Britain’s BSkyB has agreed to pay $9-billion to buy Rupert Murdoch’s pay-TV companies in Germany and Italy, taking its hunt for growth into Europe by creating a media powerhouse with 20 million customers.
BSkyB, in which Murdoch’s 21st Century Fox <FOXA.O> is also the largest shareholder, will pay for the deal using cash, debt, its stake in a TV channel and a placing of shares that represents around 10 per cent of its issued share capital.
The deal adds to a flurry of consolidation in the global media sector and Fox is expected to use the proceeds to fuel its pursuit of Time Warner <TWX.N>, which recently rejected Fox’s initial $80-billion bid.
BSkyB had flagged a possible deal for Sky Deutschland and Sky Italia in May. The price announced on Friday was slightly lower than expected by some analysts and the cost and revenue benefits laid out by BSkyB were greater than anticipated.
BSkyB’s shares still fell 3.4 per cent, pulled lower by the plan to issue stock and suspend a share buy-back.
“It is a bit of a step in the unknown for Sky,” said Conor O’Shea, an analyst at Kepler Capital Markets. “For the first time, it will go from UK-focused to European and be asked to prove that it can add value from being larger.”
O’Shea has a “buy” rating on BSkyB shares.
Facing the toughest market conditions in its 25-year history, BSkyB has decided its future growth lies in creating a European pay-TV leader that will operate in Britain, Ireland, Germany, Austria and Italy.
BSkyB dominates British pay-TV, offering its premium sports, movies and U.S. drama programming to more than 10 million homes. It hopes to apply the formula in Italy and Germany, where pay-TV is not yet as popular or as profitable.
Of 97 million households in its markets, 66 million are yet to take pay-TV.
“Sky is clearly taking the strategic view that Pay TV, already ingrained in the U.S. culture, will become prevalent in Europe,” said Richard Hunter, Head of Equities at Hargreaves Lansdown.
Fox owns 100 per cent of Sky Italia, 57 per cent of Sky Deutschland and 39 per cent of BSkyB. BSkyB said it would pay 2.45 billion pounds ($4.2-billion) for Sky Italia and 2.9 billion pounds for Fox’s 57 per cent stake in Sky Deutschland.
The payment to Fox for Sky Italia will be made up of cash and BSkyB’s 21 per cent stake in the National Geographic Channel, valued at around 382 million pounds.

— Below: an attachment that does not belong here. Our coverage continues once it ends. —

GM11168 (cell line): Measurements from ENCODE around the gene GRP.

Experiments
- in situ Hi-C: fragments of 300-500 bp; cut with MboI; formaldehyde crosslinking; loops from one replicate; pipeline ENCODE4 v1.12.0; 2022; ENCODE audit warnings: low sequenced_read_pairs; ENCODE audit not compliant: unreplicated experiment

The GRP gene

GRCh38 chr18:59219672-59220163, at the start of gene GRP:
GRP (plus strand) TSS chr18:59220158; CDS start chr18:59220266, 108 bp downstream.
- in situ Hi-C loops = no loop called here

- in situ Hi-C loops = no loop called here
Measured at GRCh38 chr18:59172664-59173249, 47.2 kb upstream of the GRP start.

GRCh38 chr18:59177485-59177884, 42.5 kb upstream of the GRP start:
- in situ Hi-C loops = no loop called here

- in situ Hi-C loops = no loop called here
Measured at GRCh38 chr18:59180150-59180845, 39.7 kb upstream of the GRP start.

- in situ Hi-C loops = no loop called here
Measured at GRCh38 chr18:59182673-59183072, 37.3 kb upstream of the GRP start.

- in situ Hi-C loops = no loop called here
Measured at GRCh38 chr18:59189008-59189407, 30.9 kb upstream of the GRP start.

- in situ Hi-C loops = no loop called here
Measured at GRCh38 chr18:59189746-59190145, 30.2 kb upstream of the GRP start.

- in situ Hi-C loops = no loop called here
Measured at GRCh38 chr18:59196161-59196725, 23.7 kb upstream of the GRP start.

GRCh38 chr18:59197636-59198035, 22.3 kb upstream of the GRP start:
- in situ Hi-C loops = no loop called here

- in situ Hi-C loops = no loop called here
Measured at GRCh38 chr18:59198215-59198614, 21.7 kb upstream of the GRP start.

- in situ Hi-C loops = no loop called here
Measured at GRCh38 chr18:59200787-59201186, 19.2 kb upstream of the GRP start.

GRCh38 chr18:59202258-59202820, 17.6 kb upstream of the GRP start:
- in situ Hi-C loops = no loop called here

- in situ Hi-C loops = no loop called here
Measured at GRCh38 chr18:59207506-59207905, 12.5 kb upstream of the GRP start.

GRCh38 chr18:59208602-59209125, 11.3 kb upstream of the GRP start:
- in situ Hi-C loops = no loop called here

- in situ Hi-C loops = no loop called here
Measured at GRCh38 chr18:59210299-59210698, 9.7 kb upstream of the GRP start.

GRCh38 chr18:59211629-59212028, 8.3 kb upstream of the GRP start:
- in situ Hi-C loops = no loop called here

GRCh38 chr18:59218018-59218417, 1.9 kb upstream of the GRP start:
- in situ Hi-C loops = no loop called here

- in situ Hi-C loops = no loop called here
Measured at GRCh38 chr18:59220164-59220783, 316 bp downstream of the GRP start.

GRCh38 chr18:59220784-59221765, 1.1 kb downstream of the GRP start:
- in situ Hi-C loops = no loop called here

Fox said it would subscribe to the share issue to keep its stake in BSkyB stable, meaning it will take net proceeds from the deal of around $7.2-billion.
BSkyB is betting it can squeeze out costs on everything from set-top boxes to broadcasting rights via the expansion. It aimed to reap 200 million pounds of annual cost savings by the end of the second financial year after the deal is completed and pledged further savings later.
The deal is not without risks, however, and it could take a while for the creation of a “Sky Europe” to pay off.
Sky Italia, Italy’s biggest pay-TV operator, has lost 220,000 customers since its peak in 2011 as the country’s prolonged economic downturn led more people to ditch their monthly TV packages.
In Germany, Sky Deutschland is growing strongly in terms of customer additions and revenue, helped by the appeal of its domestic and European soccer matches, but the percentage of those willing to pay for TV in Germany remains low – below 20 per cent.
And in Britain, BSkyB is facing tough competition from telecoms group BT <BT.L>, which is spending heavily to buy rights and lure customers.
The deal also requires sacrifices of BSkyB and its shareholders.
The company’s credit rating is likely to be downgraded. It pledged to bring its debt ratio back down “in the medium-term” to two times earnings before interest, tax, depreciation, and amortization (EBITDA). As a result, the group said it would not resume share buybacks or do any further acquisitions until its leverage target was achieved.
Under German takeover law, BSkyB will have to make an offer for the rest of Sky Deutschland. The offer will be at 6.75 euros per share, compared to the 6.66 euros Sky Deutschland closed at on Thursday.
CFO Andrew Griffith told reporters the group’s net debt to core earnings would be below 3 times if the German minorities do not take up the offer, and that it would be around 4 times if the German minorities did take up the offer.
Analysts said that given the limited premium, they expected few Sky Deutschland shareholders to tender their stock.
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